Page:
How socially assistive robots can make daily living easier for the aging

The future is here. Today, technology is advancing the robot beyond the simply cute to the seriously helpful. This article from McMaster Optimal Aging portal shares how socially responsive robots are including benefits that may help us age in place longer.

Certainly there is still a lot of debate on an individual’s comfort level with artificial assistants, but it is gratifying to know that smart minds are working on technology that is designed to help people age in place.

And most of all at HiLois, we believe nothing ever replaces the human connection. See below how you can help us with our social isolation app beta.

Science fiction books have been talking about it for decades. Thanks to robotics, we have now created prosthetic robot-arms, robotic surgical assistants, robotic aids to clean the house while we’re gone, as well as robotic dogs. The logical next step, in a context of aging populations, was to develop robots that can deliver care to older adults or could assist caregivers and health professionals. In recent years, socially assistive robots have been tested.

In 2016, IBM created the Multi-Purpose Eldercare Robot Assistant (MERA) prototype based on the Pepper robot developed by SoftBank Robotics in Japan in 2014. MERA can analyze videos of a person’s face and measure vital signs like heart and respiratory rates. The robot can also answer basic questions about health, as well as identify when an individual is falling (1; 2).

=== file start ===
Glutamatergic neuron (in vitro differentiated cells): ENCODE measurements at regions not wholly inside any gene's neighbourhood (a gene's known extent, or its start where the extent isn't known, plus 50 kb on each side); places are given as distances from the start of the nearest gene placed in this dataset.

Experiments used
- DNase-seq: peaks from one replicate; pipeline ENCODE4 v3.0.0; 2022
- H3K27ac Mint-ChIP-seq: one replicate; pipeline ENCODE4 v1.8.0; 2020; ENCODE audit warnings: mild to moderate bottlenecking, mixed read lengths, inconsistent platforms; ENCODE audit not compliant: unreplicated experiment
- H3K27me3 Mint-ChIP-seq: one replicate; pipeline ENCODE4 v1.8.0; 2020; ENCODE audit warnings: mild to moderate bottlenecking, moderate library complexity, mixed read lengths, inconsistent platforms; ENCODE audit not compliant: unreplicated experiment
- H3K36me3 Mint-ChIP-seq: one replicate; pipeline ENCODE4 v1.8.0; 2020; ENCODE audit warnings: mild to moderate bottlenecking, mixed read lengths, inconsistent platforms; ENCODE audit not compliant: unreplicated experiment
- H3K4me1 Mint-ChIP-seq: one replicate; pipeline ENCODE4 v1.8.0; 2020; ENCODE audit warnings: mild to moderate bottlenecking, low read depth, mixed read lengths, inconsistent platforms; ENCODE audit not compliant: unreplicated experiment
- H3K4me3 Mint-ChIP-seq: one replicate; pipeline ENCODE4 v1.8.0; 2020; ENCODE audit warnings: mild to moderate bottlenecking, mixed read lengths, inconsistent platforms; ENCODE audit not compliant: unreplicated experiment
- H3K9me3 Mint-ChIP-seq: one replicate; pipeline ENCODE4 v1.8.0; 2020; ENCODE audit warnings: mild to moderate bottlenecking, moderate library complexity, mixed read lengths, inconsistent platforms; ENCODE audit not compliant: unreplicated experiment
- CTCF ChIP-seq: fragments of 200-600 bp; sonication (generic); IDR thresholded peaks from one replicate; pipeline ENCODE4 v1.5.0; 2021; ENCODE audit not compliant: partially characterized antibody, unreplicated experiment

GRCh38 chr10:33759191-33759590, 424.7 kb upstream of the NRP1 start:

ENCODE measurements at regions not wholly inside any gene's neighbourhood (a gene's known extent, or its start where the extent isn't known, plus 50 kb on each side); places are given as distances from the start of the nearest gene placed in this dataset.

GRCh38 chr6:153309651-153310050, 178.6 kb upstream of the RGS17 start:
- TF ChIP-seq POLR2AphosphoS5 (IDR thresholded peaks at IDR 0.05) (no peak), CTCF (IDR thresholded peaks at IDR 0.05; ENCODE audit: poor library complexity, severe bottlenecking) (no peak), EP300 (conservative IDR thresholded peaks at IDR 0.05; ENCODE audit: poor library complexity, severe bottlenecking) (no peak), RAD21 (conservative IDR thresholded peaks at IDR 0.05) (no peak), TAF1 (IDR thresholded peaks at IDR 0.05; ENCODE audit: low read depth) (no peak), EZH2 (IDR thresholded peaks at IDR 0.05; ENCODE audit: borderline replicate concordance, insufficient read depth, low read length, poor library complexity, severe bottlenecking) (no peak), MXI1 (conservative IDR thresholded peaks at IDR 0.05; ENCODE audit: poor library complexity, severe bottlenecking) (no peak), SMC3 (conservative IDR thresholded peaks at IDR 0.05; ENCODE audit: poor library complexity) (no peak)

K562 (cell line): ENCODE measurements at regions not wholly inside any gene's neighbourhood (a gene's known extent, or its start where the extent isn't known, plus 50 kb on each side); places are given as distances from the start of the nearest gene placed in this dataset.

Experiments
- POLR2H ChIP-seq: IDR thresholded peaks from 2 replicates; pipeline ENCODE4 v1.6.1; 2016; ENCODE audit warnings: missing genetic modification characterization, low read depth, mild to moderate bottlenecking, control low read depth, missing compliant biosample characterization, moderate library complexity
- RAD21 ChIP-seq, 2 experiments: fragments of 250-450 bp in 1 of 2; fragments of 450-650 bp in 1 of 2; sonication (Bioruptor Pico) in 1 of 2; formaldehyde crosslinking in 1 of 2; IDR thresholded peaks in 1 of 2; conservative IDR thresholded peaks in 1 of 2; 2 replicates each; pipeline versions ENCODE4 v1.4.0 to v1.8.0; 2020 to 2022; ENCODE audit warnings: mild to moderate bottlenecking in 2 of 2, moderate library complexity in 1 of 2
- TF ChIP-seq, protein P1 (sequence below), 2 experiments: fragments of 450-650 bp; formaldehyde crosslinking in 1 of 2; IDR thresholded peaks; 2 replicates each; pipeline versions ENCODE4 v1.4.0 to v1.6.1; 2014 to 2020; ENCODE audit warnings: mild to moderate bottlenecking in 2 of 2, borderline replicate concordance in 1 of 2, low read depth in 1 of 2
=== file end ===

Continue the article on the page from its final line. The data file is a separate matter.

In recent years, research has focused on the perceptions and experiences of people aged 50 to 95 related to socially assistive robots. A recent systematic review identified 23 studies on the subject. Four major themes emerged from these studies: 1) the roles of socially assistive robots; 2) their interactions with older adults; 3) their appearance; and 4) the ethical dilemmas that they raise.(3)

What does research tell us?

The systematic review reveals that older adults envision socially assistive robots playing certain roles such as performing physically difficult tasks, reminding them to take their medications or go to an appointment, entertaining them and keeping them company. Such robots are also seen as a safety device that can warn relatives or health professionals in the event of a fall or deterioration of health.

  • Socially assistive robots can help older adults perform their daily tasks, assist them in their care and keep them company.
  • Older adults have diverse views about the roles of socially assistive robots, their appearance and their ability to interact.
  • Ethical considerations need to be taken into account, as some older adults worry about the use of socially assistive robots.Science fiction books have been talking about it for decades. Thanks to robotics, we have now created prosthetic robot-arms, robotic surgical assistants, robotic aids to clean the house while we’re gone, as well as robotic dogs. The logical next step, in a context of aging populations, was to develop robots that can deliver care to older adults or could assist caregivers and health professionals. In recent years, socially assistive robots have been tested.

The Bottom Line Socially assistive robots can help older adults perform their daily tasks, assist them in their care and keep them company. Older adults have diverse views about the roles of socially assistive robots, their appearance and their ability to interact. Ethical considerations need to be taken into […]


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